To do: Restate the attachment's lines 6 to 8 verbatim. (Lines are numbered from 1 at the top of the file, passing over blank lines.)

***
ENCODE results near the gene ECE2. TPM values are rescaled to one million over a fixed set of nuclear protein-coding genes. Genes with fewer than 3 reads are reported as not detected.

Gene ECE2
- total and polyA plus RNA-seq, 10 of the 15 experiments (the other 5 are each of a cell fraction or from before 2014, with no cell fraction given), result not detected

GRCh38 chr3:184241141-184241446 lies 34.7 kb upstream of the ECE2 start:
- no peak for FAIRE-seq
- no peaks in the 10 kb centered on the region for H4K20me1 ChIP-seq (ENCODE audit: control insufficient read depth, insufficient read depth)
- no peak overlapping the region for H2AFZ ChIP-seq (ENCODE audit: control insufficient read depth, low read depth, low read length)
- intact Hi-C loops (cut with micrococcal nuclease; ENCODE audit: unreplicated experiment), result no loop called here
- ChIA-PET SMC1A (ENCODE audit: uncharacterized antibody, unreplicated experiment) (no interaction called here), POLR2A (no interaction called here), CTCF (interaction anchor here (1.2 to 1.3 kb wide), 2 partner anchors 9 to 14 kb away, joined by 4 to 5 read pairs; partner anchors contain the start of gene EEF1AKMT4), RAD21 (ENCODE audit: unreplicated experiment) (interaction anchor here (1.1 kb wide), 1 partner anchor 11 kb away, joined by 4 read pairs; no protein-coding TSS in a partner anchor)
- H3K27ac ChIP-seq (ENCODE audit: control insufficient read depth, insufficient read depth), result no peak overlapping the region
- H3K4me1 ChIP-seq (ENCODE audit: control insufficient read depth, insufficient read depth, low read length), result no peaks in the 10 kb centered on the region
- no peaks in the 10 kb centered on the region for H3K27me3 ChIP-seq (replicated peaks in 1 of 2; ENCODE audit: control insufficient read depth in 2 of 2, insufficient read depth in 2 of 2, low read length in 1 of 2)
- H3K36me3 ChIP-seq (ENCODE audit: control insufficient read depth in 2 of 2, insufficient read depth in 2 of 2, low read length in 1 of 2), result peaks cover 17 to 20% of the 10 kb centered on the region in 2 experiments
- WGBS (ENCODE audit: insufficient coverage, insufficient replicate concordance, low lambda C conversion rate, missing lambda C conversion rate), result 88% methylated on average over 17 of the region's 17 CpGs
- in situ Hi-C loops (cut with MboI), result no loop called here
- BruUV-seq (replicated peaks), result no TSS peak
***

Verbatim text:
- no peaks in the 10 kb centered on the region for H4K20me1 ChIP-seq (ENCODE audit: control insufficient read depth, insufficient read depth)
- no peak overlapping the region for H2AFZ ChIP-seq (ENCODE audit: control insufficient read depth, low read depth, low read length)
- intact Hi-C loops (cut with micrococcal nuclease; ENCODE audit: unreplicated experiment), result no loop called here